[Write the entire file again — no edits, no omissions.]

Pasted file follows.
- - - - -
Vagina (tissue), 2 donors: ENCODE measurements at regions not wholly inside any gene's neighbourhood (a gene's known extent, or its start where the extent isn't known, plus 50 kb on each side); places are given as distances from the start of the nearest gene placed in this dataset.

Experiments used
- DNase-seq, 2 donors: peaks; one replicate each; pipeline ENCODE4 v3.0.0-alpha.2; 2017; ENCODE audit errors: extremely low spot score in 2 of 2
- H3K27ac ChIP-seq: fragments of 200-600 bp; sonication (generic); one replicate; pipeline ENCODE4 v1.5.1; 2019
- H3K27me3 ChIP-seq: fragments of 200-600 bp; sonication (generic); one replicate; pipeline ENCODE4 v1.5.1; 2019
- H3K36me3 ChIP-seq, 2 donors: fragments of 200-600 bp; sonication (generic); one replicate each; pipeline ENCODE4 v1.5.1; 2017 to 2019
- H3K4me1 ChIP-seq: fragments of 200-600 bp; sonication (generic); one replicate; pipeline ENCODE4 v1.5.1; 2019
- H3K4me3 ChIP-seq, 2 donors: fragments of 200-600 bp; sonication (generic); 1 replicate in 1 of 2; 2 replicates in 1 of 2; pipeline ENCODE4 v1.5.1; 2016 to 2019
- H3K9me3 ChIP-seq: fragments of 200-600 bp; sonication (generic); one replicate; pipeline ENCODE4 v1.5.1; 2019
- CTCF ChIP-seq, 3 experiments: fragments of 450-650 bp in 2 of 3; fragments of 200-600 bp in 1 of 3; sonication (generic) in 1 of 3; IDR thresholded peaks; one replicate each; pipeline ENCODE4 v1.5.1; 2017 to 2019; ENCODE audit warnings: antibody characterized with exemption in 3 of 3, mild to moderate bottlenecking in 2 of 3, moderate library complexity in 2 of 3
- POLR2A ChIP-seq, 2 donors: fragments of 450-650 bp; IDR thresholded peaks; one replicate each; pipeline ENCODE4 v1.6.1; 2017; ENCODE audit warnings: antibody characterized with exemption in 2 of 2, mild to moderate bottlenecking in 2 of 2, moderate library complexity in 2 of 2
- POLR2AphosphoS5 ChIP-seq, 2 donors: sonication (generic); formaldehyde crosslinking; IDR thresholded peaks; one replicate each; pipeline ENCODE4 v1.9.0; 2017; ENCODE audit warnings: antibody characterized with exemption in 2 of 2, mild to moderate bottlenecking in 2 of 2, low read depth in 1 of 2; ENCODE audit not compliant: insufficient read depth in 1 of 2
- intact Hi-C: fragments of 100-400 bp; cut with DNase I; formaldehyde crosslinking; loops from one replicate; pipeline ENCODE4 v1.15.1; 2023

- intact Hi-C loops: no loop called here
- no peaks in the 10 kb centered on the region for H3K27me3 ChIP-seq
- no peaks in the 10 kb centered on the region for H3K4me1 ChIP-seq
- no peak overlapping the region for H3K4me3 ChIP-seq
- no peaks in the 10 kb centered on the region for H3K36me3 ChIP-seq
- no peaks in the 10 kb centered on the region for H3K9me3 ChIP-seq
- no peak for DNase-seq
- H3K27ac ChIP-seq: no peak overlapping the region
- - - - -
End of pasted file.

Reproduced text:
Vagina (tissue), 2 donors: ENCODE measurements at regions not wholly inside any gene's neighbourhood (a gene's known extent, or its start where the extent isn't known, plus 50 kb on each side); places are given as distances from the start of the nearest gene placed in this dataset.

Experiments used
- DNase-seq, 2 donors: peaks; one replicate each; pipeline ENCODE4 v3.0.0-alpha.2; 2017; ENCODE audit errors: extremely low spot score in 2 of 2
- H3K27ac ChIP-seq: fragments of 200-600 bp; sonication (generic); one replicate; pipeline ENCODE4 v1.5.1; 2019
- H3K27me3 ChIP-seq: fragments of 200-600 bp; sonication (generic); one replicate; pipeline ENCODE4 v1.5.1; 2019
- H3K36me3 ChIP-seq, 2 donors: fragments of 200-600 bp; sonication (generic); one replicate each; pipeline ENCODE4 v1.5.1; 2017 to 2019
- H3K4me1 ChIP-seq: fragments of 200-600 bp; sonication (generic); one replicate; pipeline ENCODE4 v1.5.1; 2019
- H3K4me3 ChIP-seq, 2 donors: fragments of 200-600 bp; sonication (generic); 1 replicate in 1 of 2; 2 replicates in 1 of 2; pipeline ENCODE4 v1.5.1; 2016 to 2019
- H3K9me3 ChIP-seq: fragments of 200-600 bp; sonication (generic); one replicate; pipeline ENCODE4 v1.5.1; 2019
- CTCF ChIP-seq, 3 experiments: fragments of 450-650 bp in 2 of 3; fragments of 200-600 bp in 1 of 3; sonication (generic) in 1 of 3; IDR thresholded peaks; one replicate each; pipeline ENCODE4 v1.5.1; 2017 to 2019; ENCODE audit warnings: antibody characterized with exemption in 3 of 3, mild to moderate bottlenecking in 2 of 3, moderate library complexity in 2 of 3
- POLR2A ChIP-seq, 2 donors: fragments of 450-650 bp; IDR thresholded peaks; one replicate each; pipeline ENCODE4 v1.6.1; 2017; ENCODE audit warnings: antibody characterized with exemption in 2 of 2, mild to moderate bottlenecking in 2 of 2, moderate library complexity in 2 of 2
- POLR2AphosphoS5 ChIP-seq, 2 donors: sonication (generic); formaldehyde crosslinking; IDR thresholded peaks; one replicate each; pipeline ENCODE4 v1.9.0; 2017; ENCODE audit warnings: antibody characterized with exemption in 2 of 2, mild to moderate bottlenecking in 2 of 2, low read depth in 1 of 2; ENCODE audit not compliant: insufficient read depth in 1 of 2
- intact Hi-C: fragments of 100-400 bp; cut with DNase I; formaldehyde crosslinking; loops from one replicate; pipeline ENCODE4 v1.15.1; 2023

- intact Hi-C loops: no loop called here
- no peaks in the 10 kb centered on the region for H3K27me3 ChIP-seq
- no peaks in the 10 kb centered on the region for H3K4me1 ChIP-seq
- no peak overlapping the region for H3K4me3 ChIP-seq
- no peaks in the 10 kb centered on the region for H3K36me3 ChIP-seq
- no peaks in the 10 kb centered on the region for H3K9me3 ChIP-seq
- no peak for DNase-seq
- H3K27ac ChIP-seq: no peak overlapping the region